Geno’s Place, a limited series. Part Four.

Geno’s Place, a limited series

Part Four. Geno.

Our story so far: Geno and Charlene have reignited their torrid affair, but Charlene has proven to be a hard bargainer and has coerced Geno into partnership with her to own Geno’s Place and they’ve shaken hands on the rest of the deal, for him to leave his wife, sell the restaurant, and settle with her in Apalachicola. She has also quit her job at the phone company and installed herself as head waitress and is counting the days.

Charlene came in one afternoon to work the late shift, and while she was pouring herself a cup of coffee, she casually mentioned that she had seen this brown wallpaper at Monte’s Salvage Paradise. It had scenes of Venice on it she said, and she hated it. Plus it had water stains from the flood. I just shrugged, “Oh, yeah?” Like it wasn’t anything to me.

Then as soon as Charlene had a table and was carrying out the drinks, I eluded her and slipped out to Salvage Paradise. The wallpaper? I loved it. And the greatest part about it to me was that it was on sale, rock bottom. The stains weren’t so bad, easy to trim off before hanging. I went back to Monte’s office to thank him personally and to rub it in a little about the steal, but they said he wasn’t in, that he’d driven over to D’Iberville to look at that damaged stock from the Piggly-Wiggly fire last week. I was okay with not getting to needle Monte. Maybe I’m just envious that he can make a fortune selling literal garbage while I struggle to keep customers coming back for the lousy redfish necks with mozzarella cheese dressing, my mother’s favorite recipe, direct from Castelvetrano by way of her grandmother.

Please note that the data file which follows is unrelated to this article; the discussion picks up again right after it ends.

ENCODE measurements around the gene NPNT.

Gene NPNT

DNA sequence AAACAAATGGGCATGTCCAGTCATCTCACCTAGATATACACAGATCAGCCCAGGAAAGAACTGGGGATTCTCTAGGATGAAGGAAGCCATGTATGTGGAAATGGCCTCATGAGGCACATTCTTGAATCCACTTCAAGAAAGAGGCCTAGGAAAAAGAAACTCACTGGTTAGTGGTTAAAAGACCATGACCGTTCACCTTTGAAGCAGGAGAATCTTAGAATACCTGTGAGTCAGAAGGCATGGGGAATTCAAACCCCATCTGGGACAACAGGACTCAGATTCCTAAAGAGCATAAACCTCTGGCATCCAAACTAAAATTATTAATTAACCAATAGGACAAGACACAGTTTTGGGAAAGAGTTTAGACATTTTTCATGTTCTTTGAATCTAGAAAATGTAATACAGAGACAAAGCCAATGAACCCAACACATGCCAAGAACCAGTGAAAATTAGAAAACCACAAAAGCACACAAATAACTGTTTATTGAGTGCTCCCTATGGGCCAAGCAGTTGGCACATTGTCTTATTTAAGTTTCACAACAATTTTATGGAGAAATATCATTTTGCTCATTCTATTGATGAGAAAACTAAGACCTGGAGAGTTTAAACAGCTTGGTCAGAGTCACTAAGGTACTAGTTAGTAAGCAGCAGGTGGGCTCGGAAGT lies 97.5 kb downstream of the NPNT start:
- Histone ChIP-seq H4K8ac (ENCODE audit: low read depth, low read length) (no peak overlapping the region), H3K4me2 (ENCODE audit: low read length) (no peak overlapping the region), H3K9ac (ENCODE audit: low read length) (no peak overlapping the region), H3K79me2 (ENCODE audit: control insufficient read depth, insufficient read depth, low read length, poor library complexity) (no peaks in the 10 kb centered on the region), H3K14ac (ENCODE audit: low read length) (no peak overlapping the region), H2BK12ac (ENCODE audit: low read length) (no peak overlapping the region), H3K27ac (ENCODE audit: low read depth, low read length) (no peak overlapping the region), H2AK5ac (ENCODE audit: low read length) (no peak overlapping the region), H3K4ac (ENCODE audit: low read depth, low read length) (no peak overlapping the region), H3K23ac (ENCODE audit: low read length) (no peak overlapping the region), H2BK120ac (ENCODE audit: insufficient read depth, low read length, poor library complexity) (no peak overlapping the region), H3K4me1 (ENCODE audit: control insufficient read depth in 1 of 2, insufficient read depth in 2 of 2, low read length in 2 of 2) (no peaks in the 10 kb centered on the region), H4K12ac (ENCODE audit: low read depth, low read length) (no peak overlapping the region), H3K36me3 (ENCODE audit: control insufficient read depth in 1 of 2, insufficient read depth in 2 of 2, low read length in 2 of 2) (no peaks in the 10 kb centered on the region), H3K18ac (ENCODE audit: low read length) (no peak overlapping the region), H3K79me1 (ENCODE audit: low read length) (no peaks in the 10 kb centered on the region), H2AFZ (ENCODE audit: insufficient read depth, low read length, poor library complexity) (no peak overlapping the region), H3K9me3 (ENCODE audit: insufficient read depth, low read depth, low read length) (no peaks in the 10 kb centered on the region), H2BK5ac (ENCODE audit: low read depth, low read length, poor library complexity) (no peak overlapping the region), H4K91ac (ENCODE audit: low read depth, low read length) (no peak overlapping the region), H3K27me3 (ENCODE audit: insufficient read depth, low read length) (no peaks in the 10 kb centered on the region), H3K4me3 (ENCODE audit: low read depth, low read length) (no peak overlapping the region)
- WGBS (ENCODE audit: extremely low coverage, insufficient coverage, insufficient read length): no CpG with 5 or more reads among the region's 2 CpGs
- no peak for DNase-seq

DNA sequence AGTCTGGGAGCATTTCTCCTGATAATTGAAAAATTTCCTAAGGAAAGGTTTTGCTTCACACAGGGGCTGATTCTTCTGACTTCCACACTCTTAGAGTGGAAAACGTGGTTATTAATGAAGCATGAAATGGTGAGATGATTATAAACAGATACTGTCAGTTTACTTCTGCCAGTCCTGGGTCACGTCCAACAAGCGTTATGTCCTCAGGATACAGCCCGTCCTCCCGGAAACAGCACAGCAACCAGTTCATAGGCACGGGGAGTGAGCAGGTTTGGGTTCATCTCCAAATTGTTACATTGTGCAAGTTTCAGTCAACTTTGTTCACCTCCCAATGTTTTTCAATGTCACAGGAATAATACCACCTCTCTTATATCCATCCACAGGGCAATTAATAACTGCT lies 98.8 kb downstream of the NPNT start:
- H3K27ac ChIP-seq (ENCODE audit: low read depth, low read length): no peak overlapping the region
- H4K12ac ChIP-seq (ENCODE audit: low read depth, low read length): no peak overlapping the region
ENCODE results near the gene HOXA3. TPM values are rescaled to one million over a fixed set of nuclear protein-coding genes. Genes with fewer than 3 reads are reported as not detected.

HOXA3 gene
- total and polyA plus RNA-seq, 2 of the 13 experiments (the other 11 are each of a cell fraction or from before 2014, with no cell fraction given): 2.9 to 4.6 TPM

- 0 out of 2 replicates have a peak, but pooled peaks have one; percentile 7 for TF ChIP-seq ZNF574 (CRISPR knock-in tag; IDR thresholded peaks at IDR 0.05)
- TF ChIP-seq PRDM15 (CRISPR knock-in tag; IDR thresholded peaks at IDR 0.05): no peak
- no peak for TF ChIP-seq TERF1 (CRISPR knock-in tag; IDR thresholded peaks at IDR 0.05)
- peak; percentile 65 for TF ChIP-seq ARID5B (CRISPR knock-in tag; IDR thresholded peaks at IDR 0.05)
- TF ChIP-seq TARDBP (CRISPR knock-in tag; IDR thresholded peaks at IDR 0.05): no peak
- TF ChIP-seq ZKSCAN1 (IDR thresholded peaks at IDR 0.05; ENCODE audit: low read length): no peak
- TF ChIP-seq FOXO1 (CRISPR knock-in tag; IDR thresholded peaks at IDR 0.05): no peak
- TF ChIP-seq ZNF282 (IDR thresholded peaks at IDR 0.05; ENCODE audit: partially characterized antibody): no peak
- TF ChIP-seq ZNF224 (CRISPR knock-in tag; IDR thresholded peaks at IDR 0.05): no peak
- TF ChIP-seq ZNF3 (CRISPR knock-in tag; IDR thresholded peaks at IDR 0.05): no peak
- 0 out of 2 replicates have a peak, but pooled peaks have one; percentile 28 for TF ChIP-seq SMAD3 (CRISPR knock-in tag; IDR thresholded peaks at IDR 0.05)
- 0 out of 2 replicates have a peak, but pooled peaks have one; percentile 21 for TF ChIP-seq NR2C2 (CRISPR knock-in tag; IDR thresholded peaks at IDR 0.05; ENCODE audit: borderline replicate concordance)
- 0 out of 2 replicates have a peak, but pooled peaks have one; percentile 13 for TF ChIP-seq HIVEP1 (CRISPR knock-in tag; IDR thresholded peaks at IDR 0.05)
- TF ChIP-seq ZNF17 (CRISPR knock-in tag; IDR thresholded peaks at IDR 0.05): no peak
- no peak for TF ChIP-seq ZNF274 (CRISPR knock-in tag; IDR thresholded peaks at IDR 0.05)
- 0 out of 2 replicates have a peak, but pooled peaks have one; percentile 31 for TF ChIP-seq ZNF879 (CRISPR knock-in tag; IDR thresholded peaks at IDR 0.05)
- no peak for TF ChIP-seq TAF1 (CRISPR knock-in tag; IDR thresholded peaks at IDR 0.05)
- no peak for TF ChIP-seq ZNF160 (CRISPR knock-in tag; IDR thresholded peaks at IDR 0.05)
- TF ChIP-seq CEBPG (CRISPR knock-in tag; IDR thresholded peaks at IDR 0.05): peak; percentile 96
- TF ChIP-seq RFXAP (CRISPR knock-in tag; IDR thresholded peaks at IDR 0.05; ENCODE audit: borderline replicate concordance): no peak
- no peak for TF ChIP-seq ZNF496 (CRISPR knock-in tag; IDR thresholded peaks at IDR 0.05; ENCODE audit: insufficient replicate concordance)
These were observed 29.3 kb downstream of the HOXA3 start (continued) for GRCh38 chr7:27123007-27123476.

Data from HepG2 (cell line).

Driving back to Geno’s Place, I was happy. The way I saw it, this Venetian wallpaper was about the best thing that could have happened just then because Charlene was, well, how can I say it? She was anxious. How anxious was she? Her nervous mannerisms had us all, me and the cooks and the bus boys—even all the waitresses who hated Charlene anyway—worn out with dodging and keeping a calm face. Hell, friend, you try keeping anybody that anxious tied down in the nut ward at the V.A. Hospital, and I guarantee you pure chaos.

When I walked into Geno’s Place and deposited the rolls of Venice wallpaper on the big table in the kitchen, Charlene said, “That’s awful, Geno. Pure fucking awful.”

Sure, I was irked. I mean, she hadn’t even given the paper a chance, hadn’t rolled it out to see the scenery and what not. But I smiled like I was a happy man. You see, I knew something she didn’t know. She was working under the false notion that the deal we had shaken hands on was still gonna happen. To her mind our arrangement, if you can call it that, gave her the clearance to let her opinions flow like cheap booze from an unstoppered bottle. But honestly? By the time I found that brown Venice wall paper, I knew already that the deal was off, I just hadn’t told her yet in so many words. With the deep feminine intuition I knew she had, I figured, she knew anyway, so hey, what was there to say? Which is why at that moment I had the urge to tell her, Charlene, I don’t give a fart in hell for your childish opinions.But the time for telling off had not come.

As long as we did not speak directly to the matter, I still could dine at Charlene’s Place of sensual pleasures, so to speak metaphorically. Oh, God, yes, I was mesmerized by freckled arms hugging my neck and warm white dough gripping my hips. I still flew off to heaven when I spread her yeasty thighs and licked her chocolate freckles.